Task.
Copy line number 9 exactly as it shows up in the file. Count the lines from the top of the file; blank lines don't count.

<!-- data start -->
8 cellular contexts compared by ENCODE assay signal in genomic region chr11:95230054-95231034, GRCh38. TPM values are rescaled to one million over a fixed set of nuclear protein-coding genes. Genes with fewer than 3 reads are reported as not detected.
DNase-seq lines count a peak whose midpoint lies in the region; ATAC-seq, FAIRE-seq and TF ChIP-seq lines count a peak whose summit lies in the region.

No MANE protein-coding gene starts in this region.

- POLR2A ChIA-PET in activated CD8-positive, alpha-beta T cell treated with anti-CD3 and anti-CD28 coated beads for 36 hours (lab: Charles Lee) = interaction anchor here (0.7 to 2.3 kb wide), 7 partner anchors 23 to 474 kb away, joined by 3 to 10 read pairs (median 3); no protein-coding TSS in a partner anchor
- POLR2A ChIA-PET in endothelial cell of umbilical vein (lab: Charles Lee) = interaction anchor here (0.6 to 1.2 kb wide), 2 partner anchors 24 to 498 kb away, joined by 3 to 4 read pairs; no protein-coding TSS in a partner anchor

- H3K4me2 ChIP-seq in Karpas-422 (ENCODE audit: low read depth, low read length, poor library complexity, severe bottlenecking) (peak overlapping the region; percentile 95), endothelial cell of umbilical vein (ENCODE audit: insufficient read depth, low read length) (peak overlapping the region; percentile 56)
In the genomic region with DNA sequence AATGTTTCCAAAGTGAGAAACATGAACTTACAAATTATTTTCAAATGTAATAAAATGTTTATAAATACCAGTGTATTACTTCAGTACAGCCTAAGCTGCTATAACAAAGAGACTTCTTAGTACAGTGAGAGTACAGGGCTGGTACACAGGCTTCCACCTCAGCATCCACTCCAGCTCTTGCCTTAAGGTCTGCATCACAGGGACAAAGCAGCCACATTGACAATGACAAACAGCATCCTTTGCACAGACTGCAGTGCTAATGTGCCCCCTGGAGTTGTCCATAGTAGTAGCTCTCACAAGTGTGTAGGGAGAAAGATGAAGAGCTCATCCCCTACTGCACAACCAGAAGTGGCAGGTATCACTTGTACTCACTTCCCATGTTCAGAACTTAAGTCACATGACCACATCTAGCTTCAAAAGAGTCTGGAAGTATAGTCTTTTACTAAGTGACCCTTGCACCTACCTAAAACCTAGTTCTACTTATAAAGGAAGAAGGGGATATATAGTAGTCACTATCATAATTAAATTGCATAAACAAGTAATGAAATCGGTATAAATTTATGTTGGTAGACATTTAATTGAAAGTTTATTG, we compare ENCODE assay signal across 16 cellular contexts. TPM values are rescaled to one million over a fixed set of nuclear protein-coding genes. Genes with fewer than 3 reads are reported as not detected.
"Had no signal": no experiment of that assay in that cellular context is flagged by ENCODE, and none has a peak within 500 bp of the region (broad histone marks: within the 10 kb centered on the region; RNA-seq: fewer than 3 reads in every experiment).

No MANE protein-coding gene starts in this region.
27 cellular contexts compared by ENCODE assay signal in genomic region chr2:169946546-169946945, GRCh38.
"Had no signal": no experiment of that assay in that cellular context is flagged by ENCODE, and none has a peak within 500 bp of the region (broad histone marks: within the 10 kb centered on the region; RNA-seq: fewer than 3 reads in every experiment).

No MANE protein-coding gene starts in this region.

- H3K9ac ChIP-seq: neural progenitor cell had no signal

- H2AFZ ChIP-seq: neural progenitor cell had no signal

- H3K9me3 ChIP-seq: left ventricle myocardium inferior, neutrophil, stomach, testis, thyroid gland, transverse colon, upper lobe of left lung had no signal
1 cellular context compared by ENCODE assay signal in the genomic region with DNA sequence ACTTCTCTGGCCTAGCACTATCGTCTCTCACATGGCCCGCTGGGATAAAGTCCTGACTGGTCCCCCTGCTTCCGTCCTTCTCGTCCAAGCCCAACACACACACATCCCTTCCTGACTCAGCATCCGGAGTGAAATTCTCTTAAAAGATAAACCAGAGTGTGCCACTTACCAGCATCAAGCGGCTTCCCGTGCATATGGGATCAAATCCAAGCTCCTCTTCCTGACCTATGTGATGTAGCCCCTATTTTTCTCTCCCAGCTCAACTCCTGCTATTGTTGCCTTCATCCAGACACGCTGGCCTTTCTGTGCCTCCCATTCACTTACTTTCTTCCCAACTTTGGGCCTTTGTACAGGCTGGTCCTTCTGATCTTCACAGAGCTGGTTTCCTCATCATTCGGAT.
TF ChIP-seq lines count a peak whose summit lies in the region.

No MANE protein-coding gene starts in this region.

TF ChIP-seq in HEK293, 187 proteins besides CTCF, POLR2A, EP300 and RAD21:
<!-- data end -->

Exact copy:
No MANE protein-coding gene starts in this region.